In this thesis, we consider statistical issues in classification for disease using diagnostic testing. We discuss two aspects of disease classification: the generation of testing algorithms to combine multiple diagnostic tests that address both accuracy and cost considerations and the application of an imperfect diagnostic test to determine cases in a case-control study.
Motivated by the problem of combining multiple biomarkers to identify recent HIV infection (<1 year), we first develop methods for identifying "serial testing algorithms" to reduce the cost of diagnosis. These "serial testing algorithms" are characterized by the ability to make a classification determination before all diagnostic markers are acquired. These algorithms are able to maintain accuracy while controlling costs of the diagnostic testing.
We present two approaches to this problem. A logic regression approach in which serial testing algorithms are developed by means of logical combinations of dichotomous tests. Testing costs are optimized through a permutation algorithm on the logical rule. We also develop a serial risk score classification approach. In this method, we establish multiple ordered stages of classification determined by a risk score model. In each stage, one or more diagnostic tests are added to the risk score model from the previous stage and each observation is either determined to continue on for further testing or classified as positive or negative.
The methods are studied in simulations and compared with logistic regression. We applied the methods to data from HIV cohort studies to identify HIV infected individuals who are recently infected (< 1 year) by testing with assays for multiple biomarkers. The biomarkers that we used as part of the classification rule were the CD4 count, viral load, BED assay and avidity assay. We find that serial testing algorithms can maintain accuracy while achieving a reduction in cost compared to testing all individuals with all assays.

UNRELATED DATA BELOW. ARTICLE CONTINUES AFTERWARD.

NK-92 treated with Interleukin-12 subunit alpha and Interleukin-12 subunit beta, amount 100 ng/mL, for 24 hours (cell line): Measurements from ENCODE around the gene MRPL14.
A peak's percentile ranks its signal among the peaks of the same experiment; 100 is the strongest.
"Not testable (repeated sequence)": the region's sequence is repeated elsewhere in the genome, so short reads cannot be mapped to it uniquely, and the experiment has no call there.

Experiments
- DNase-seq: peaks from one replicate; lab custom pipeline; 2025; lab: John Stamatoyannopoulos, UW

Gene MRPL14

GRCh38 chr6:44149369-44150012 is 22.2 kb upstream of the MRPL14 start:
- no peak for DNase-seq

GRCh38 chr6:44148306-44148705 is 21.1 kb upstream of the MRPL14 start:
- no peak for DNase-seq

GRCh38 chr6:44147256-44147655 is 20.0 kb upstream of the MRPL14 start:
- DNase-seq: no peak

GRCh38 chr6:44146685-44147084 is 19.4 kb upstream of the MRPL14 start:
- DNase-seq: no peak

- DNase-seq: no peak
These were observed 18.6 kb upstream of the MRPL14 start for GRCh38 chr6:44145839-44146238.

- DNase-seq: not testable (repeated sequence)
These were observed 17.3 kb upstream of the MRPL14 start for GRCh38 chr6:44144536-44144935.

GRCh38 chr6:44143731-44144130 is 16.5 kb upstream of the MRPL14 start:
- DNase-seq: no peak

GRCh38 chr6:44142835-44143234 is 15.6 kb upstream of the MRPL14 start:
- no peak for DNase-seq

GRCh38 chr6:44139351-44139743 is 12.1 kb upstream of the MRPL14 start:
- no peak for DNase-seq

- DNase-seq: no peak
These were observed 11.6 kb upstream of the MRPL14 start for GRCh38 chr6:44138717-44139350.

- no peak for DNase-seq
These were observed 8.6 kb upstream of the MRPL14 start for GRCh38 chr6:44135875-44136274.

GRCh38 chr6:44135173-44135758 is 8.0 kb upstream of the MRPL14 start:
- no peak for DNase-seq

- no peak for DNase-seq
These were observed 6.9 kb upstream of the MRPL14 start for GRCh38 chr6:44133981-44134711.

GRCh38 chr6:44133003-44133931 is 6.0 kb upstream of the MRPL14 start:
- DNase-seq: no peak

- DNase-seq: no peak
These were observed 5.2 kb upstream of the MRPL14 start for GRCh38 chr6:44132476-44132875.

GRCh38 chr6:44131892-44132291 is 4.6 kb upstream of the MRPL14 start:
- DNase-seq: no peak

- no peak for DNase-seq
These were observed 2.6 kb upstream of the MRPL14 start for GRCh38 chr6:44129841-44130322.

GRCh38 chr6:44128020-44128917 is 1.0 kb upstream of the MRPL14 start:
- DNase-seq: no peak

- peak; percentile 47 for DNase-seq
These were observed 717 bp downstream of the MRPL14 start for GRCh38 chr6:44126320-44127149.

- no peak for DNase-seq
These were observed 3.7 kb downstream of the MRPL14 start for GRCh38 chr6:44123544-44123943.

We then investigate the application of a non-gold standard test to a case control study. This work was motivated by case-control studies for risk factors associated with recent (<1 year) HIV infection when the duration of infection cannot be directly observed. In this type of study, recently (< 1 year) and chronically (>1 year) infected people represent two types of cases. When the case type is misclassified, the usual standard estimates for an odds ratio associated with one of the case types can be biased. We discuss methods to adjust the odds ratio from a case control study using the performance characteristics of a classification rule. In particular, we discuss a matrix adjustment method to adjust the observed counts of each case type, and an adjustment method based on a multinomial logistic regression model. These methods have shown to reduce bias in the estimation of the odds ratio.
We conclude with a discussion of the described methods in disease classification that were motivated by problems in HIV research. These problems included the cost of diagnostic tests and the fact that dates of infection cannot often be determined. The methods we developed may also have application to other settings especially when the costs of diagnostic testing is high and there are multiple types of cases that cannot be distinguished with complete accuracy.